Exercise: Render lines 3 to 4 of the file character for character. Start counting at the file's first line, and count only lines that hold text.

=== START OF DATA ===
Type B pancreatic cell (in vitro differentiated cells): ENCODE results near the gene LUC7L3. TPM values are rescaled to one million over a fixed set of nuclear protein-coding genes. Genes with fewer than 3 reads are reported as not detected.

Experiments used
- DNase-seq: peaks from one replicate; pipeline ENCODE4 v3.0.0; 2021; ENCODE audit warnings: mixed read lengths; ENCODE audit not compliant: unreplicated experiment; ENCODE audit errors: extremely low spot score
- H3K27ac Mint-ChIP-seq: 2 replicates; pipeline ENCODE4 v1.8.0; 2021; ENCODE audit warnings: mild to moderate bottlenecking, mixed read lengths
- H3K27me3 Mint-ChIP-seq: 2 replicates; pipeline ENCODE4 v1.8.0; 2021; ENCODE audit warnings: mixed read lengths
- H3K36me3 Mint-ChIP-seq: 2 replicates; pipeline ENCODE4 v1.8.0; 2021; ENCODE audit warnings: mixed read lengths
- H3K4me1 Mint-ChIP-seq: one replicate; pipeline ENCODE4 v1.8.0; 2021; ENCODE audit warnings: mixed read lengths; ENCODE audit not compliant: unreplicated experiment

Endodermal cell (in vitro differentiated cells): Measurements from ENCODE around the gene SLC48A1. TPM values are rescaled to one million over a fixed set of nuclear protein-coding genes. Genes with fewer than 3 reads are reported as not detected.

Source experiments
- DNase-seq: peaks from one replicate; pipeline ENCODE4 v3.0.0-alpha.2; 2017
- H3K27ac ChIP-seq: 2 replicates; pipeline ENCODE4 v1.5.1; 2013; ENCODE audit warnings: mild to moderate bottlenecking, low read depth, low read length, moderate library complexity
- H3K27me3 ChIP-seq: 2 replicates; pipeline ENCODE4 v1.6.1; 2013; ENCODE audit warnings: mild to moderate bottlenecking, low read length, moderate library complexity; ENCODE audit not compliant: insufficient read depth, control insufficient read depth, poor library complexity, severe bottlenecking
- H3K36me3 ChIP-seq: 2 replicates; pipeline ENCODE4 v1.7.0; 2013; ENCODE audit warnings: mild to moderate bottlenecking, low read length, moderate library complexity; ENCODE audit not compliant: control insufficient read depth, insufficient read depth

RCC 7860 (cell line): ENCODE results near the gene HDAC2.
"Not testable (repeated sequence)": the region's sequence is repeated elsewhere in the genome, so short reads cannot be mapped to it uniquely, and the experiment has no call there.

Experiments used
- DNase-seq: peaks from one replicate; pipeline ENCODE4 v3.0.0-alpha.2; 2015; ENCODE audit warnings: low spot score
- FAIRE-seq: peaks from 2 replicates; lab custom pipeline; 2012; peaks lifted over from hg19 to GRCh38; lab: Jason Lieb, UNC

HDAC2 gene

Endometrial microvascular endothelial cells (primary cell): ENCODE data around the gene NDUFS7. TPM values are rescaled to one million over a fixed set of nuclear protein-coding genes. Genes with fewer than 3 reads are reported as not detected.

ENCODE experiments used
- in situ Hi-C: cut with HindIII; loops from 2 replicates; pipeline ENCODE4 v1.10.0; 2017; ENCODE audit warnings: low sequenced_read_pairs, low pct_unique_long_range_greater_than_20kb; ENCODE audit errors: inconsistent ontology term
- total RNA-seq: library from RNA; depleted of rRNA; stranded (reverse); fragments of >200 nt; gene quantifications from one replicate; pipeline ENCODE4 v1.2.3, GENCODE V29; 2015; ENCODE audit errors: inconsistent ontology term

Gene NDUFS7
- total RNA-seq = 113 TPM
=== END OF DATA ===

- DNase-seq: peaks from one replicate; pipeline ENCODE4 v3.0.0; 2021; ENCODE audit warnings: mixed read lengths; ENCODE audit not compliant: unreplicated experiment; ENCODE audit errors: extremely low spot score
- H3K27ac Mint-ChIP-seq: 2 replicates; pipeline ENCODE4 v1.8.0; 2021; ENCODE audit warnings: mild to moderate bottlenecking, mixed read lengths